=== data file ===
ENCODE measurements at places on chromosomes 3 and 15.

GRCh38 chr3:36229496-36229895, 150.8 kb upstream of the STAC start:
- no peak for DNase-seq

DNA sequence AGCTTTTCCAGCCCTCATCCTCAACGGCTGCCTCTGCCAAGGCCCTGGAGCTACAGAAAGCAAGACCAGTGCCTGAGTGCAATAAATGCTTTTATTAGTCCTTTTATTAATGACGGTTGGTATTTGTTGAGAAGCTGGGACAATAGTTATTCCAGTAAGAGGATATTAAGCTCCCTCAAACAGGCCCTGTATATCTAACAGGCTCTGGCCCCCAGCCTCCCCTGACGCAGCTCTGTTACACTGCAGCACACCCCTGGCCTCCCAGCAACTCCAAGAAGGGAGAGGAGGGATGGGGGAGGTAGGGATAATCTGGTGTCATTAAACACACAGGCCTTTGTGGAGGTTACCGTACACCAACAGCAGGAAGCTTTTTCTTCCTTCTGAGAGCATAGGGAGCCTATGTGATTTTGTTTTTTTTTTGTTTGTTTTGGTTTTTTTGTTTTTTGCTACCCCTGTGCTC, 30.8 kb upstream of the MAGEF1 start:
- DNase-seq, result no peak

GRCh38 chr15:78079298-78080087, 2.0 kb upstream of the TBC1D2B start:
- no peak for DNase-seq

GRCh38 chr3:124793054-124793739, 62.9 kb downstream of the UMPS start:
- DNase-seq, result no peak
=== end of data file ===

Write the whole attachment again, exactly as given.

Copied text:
ENCODE measurements at places on chromosomes 3 and 15.

GRCh38 chr3:36229496-36229895, 150.8 kb upstream of the STAC start:
- no peak for DNase-seq

DNA sequence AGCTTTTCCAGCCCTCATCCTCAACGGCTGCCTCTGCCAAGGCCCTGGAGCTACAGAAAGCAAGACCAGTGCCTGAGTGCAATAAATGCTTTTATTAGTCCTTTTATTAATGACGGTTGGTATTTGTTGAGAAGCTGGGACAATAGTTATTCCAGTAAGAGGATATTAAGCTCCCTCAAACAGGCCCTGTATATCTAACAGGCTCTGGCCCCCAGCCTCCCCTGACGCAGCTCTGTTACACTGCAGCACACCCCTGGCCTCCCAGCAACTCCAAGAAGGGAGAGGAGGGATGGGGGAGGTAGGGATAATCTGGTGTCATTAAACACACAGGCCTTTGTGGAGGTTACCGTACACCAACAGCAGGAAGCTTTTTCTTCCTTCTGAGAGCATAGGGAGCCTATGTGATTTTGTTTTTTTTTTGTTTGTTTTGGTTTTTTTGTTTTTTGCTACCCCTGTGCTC, 30.8 kb upstream of the MAGEF1 start:
- DNase-seq, result no peak

GRCh38 chr15:78079298-78080087, 2.0 kb upstream of the TBC1D2B start:
- no peak for DNase-seq

GRCh38 chr3:124793054-124793739, 62.9 kb downstream of the UMPS start:
- DNase-seq, result no peak